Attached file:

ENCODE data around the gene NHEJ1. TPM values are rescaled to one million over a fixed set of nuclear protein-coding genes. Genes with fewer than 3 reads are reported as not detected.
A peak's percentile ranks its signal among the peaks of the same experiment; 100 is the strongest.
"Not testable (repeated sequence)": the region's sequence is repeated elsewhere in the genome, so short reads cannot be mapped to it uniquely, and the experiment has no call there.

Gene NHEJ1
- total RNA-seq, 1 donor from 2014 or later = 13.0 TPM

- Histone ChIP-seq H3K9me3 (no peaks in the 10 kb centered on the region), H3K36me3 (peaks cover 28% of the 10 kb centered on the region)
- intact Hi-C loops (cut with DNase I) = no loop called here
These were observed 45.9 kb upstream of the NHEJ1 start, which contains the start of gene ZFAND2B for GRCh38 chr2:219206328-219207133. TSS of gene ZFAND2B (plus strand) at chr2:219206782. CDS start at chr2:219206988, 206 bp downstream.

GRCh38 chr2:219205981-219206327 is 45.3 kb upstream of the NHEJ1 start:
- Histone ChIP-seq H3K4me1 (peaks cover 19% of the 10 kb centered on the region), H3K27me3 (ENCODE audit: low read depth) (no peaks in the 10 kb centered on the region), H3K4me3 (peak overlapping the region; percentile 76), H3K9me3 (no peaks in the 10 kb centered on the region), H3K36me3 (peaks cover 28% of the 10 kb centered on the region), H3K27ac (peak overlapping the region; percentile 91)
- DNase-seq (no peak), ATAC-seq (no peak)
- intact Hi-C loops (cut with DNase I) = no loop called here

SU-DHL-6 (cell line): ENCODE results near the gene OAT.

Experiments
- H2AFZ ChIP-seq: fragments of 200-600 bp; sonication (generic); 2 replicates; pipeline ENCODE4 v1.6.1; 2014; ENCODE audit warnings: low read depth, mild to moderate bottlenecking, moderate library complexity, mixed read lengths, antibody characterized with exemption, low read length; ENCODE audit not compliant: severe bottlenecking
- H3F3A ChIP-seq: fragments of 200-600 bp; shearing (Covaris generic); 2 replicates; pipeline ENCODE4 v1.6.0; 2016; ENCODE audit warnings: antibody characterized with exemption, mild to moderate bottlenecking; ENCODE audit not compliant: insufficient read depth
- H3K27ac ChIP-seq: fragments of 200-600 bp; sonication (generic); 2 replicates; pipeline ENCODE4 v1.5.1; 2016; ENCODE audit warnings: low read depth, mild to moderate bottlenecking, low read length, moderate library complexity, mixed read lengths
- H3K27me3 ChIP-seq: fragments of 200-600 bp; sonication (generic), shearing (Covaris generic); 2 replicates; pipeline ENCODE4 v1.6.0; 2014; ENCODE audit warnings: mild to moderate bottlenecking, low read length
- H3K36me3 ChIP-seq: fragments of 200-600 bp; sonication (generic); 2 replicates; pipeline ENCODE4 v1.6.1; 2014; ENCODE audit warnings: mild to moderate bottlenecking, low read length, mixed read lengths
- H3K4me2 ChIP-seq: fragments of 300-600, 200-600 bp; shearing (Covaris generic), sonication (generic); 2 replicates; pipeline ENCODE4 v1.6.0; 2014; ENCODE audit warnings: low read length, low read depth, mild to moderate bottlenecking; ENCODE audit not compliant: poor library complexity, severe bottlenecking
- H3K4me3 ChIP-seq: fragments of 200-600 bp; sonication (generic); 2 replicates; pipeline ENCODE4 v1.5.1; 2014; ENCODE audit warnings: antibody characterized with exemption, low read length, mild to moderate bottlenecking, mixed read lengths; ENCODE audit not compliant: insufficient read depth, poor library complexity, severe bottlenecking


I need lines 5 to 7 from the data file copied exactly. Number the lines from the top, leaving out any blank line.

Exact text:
- total RNA-seq, 1 donor from 2014 or later = 13.0 TPM

- Histone ChIP-seq H3K9me3 (no peaks in the 10 kb centered on the region), H3K36me3 (peaks cover 28% of the 10 kb centered on the region)
- intact Hi-C loops (cut with DNase I) = no loop called here